After several years working in this domain, she enjoys being able to develop long-term relationships with her patients. She also appreciates the breadth of practice that urology offers; she remembers being astonished as a resident at the variety of different surgeries she could perform within a single day – from microsurgery to open abdominal interventions to robotic surgery. She also values the possibility of offering her patients behavioral, medical, and surgical treatment, with the option of surgery being used as a last resort when other treatments have failed. This brings her satisfaction in knowing she is making a difference for patients who are truly suffering. “Incontinence is not a sexy subject. It is often a taboo subject among the public,” says Dr. Campeau. “But it affects vulnerable individuals whose voices aren’t necessarily heard, so it’s important to bring this topic to light.” For this purpose, Dr. Campeau has volunteered her time for The Canadian Continence Foundation’s campaign on overactive bladder in collaboration with Châtelaine, appearing in a promotional video(1) encouraging people to seek treatment for this condition.
When asked if she considers herself a feminist, Dr. Campeau answers affirmatively without hesitation. She notices that people often misunderstand the term, interpreting it as women being superior to men, when in truth it refers to gender equality. In her opinion, because there remains a considerable amount of inequities and discrimination towards women in the society we live in, being a feminist and speaking out on these issues is crucial. She adds that her husband and her sometimes reflect on this together as well when thinking of their two daughters and how they will move through the world. Dr. Campeau engages in feminist advocacy in her work as Assistant Professor of Urology and site director for residency training at the Jewish General Hospital. As the coordinator of the residents’ monthly journal club, she includes an article pertaining to gender disparities within the medical field almost every month. Whether it be in the vocabulary used by staff to evaluate residents or the words used when writing a research proposal, she explains that there still exists a noticeable difference in the way men and women are portrayed and portray themselves in medicine. She once had a research mentor tell her she didn’t brag about herself enough when writing her research proposals. “Now I try to think, ‘how would I write about the importance of my research to convince the research panel, if I were a man?’”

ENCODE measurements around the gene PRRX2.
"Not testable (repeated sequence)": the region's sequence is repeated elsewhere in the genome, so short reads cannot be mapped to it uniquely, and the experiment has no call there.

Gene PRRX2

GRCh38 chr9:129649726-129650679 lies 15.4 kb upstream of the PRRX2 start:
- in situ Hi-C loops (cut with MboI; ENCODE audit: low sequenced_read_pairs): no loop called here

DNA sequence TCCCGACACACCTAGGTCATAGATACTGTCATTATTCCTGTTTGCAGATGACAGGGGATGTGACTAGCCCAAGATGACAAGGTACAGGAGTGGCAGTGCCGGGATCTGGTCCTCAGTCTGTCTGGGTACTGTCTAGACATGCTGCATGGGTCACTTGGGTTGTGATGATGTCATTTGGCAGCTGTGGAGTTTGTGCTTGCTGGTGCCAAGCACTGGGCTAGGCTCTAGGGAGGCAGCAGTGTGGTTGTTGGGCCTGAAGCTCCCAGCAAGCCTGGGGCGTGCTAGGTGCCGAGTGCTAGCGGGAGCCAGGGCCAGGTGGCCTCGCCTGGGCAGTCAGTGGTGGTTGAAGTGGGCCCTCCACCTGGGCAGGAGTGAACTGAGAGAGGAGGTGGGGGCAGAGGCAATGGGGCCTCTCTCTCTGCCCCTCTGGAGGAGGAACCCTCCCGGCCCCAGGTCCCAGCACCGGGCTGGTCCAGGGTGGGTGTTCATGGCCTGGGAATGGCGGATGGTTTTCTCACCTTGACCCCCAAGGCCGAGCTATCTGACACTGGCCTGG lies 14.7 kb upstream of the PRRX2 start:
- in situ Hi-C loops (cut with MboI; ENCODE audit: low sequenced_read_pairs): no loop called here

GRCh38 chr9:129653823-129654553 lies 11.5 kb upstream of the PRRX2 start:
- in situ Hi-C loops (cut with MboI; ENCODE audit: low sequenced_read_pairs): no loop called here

Dr. Campeau also recalls moments in her career when she experienced these disparities. There were times when she was mistaken for a nurse, or had a patient address her male junior resident when she was the chief resident who performed the patient’s surgery. She also feels that as a female physician, she is held to a higher standard when it comes to appearing professionally dressed, for example. She reiterates, however, that people holding these admittedly outdated beliefs are products of their generation. Dr. Campeau’s impressive career and countless academic and clinical achievements at a young age are a testament to her ability to brush off these events, remain focused on her goals, and devote her energy to providing the best care for all her patients. “I can see that the newer generation of female residents experiences less and less this pressure to achieve the double standard, and it’s encouraging,” she says. After being the only woman on staff in urology at the JGH for 5 years, Dr. Campeau was recently joined by Dr. Mélanie Aubé-Peterkine and is thrilled to see that women are carving out a place for themselves in this field. Dr. Campeau is also a member of the Society for Women in Urology, which provides a space to discuss and share the realities, challenges, and positive experiences of being a female physician in the field.
To aspiring female physicians, residents, and students, Dr. Campeau advises to remain adaptive in every situation they encounter, stressing that this is a skill that is useful during training and in practice afterwards. She also states the importance of believing in one’s convictions and not letting other people’s opinions push you to make one decision or another. To her, integrity and honesty remain key qualities that will result in positive outcomes throughout one’s life. She also explains that one’s professional reputation begins to shape itself from the first moments of medical school, thereby highlighting the importance of maintaining constructive and agreeable working relationships: “As I was reading books on childhood education when becoming a new mother, I came across this Maya Angelou quote: ‘People will forget what you said, people will forget what you did, but people will never forget how you made them feel.’ I believe this is true in medicine as well; being the first author or obtaining a prestigious scholarship are remarkable achievements we as doctors should strive for, but not at the cost of doing dishonest things, stepping on other people, or making others feel bad.”